“Vaccinating Migrants is the Constitutional Thing to Do” by Tebogo Lekubu, SALO

Image: “Syringe and Vaccine” by NIAID is licensed under CC BY 2.0

Download PDF version here: DO-Vaccines-and-Migrants-.pdf (salo.org.za)

COVID-19 has affected South Africa and the world at large, with all sectors of society having had to deal with a myriad of unforeseen disruptions to daily life. Migrants are particularly affected, especially those who are undocumented. Refugee reception centres have been closed since the national lockdown began a year ago, adding to a huge backlog of asylum seekers and expired permit holders in the country. Already facing major obstacles with acquiring documentation, migrants have encountered problems accessing government assistance and have been arrested reportedly for violating lockdown measures. The rollout of the COVID-19 vaccine poses another challenge for migrants who already lack full access to the rights and privileges of refugee status.[1] As a result, the migrant community has had to contend with threats to their freedom, health, and livelihood.

The vaccine rollout strategy aims to achieve population immunity by vaccinating two-thirds of the population, around 40 million people. These are the necessary vaccination levels estimated by medical scientists to curb the spread of the virus and reduce the pressure on the already strained healthcare system. There are varying statistics on the number of documented and undocumented migrants living in South Africa. Stats SA puts the number at around 3.9 million in 2020 while the United Nations population division estimated 4.2 million (7% of the population) in 2019.[2]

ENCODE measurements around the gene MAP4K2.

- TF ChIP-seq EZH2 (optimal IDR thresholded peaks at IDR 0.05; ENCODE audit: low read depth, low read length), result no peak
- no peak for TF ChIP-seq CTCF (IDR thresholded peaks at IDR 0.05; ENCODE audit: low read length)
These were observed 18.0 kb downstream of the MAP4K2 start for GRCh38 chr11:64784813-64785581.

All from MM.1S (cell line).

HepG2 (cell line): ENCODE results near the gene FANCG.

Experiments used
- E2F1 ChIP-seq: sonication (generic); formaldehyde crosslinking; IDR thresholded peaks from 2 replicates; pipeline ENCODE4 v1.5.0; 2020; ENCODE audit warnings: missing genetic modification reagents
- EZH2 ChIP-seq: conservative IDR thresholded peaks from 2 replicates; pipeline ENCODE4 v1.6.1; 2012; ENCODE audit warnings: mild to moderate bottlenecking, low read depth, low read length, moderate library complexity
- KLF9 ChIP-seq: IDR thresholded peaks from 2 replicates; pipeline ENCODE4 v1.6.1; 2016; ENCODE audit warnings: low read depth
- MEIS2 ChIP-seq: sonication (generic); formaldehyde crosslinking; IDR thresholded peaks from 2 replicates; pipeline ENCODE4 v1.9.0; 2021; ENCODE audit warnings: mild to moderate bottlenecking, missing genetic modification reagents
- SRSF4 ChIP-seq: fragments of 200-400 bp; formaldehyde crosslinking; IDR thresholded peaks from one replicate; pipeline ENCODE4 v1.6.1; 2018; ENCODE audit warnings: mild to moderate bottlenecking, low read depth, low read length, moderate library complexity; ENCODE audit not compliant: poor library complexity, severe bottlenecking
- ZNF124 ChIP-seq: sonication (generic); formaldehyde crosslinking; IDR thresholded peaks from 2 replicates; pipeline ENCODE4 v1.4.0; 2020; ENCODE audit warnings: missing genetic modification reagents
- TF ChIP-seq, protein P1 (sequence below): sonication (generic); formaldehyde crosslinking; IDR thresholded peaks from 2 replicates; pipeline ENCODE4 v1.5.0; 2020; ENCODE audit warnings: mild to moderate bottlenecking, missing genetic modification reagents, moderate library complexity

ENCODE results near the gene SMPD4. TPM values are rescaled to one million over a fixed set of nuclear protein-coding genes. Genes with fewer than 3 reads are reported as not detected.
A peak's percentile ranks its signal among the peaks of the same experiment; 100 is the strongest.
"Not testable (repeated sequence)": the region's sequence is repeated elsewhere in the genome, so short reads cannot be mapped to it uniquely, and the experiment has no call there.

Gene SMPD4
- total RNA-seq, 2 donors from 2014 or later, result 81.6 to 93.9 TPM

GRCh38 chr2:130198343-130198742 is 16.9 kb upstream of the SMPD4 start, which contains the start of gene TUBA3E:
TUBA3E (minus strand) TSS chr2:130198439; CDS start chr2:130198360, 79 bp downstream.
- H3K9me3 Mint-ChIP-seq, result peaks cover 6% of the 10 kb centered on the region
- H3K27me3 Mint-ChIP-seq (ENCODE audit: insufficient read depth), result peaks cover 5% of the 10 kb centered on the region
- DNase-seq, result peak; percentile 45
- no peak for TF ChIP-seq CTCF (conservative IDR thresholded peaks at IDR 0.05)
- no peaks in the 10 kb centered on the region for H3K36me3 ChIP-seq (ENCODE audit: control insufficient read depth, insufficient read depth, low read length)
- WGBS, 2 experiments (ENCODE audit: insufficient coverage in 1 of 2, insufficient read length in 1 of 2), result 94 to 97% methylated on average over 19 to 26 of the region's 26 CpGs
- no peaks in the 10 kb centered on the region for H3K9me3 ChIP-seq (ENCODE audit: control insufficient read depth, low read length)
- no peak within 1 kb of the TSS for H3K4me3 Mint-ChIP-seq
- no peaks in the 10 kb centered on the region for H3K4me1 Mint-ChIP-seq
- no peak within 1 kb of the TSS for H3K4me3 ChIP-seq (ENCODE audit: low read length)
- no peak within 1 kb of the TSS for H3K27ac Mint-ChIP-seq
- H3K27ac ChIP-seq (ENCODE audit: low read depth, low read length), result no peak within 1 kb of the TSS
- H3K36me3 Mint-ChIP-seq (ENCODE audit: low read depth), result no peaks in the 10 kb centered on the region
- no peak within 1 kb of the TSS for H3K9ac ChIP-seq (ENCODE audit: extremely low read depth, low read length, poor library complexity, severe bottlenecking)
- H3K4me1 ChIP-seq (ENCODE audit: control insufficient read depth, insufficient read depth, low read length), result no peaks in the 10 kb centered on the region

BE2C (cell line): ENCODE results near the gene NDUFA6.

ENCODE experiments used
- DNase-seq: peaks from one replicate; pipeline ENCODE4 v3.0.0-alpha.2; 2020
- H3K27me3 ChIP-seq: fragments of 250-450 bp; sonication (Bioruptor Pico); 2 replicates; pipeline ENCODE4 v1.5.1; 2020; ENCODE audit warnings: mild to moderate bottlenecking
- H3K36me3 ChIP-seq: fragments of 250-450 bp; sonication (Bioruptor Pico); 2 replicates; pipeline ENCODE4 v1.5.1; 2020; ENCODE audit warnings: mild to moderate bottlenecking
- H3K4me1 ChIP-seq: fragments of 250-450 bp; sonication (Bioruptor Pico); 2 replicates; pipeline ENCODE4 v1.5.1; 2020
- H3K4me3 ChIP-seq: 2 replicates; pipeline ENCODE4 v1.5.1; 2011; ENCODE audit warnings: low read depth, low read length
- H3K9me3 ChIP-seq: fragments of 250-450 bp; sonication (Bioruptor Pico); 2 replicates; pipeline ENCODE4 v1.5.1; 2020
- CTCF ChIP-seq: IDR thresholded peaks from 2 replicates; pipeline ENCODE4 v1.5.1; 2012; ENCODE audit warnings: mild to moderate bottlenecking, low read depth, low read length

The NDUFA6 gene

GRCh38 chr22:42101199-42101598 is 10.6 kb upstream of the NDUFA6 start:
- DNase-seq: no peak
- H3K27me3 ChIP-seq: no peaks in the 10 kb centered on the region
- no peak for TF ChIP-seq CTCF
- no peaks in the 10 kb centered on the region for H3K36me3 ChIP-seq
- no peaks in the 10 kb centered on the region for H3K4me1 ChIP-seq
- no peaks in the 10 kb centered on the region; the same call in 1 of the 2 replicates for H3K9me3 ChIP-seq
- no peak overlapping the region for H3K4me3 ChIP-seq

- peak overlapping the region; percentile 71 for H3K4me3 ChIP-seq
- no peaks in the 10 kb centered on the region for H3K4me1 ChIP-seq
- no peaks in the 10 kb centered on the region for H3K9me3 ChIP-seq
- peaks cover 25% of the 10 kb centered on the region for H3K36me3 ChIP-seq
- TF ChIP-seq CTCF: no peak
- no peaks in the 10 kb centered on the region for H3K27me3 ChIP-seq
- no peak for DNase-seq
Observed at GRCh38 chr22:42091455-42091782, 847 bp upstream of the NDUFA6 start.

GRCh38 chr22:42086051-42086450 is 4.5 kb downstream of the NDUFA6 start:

President Cyril Ramaphosa has warned about the dangers of vaccine nationalism in the fight against the pandemic, noting how Western countries have reportedly been stockpiling vaccines. The exclusion of migrants in the vaccine rollout strategy would be no different from the concerns raised by the President and would be counterproductive if South Africa is to adequately weather a possible third wave of infections and overcome the pandemic. Considering that, just last year, the Pretoria High Court ruled it unconstitutional to exclude asylum seekers and Zimbabwean and Lesotho special permit holders from the government’s COVID-19 social relief of distress grant[3], and more importantly, that people residing in this country are all susceptible to the virus regardless of their nationality or status, it does not make medical sense to approach this from a political point of view. Furthermore, there are already many South Africans who are undocumented for various systemic reasons. It is therefore imperative that vaccines are not administered on the basis of having documentation. That said, President Ramaphosa assured the nation that all adults residing in South Africa would be vaccinated “regardless of their citizenship or residence status”.[4]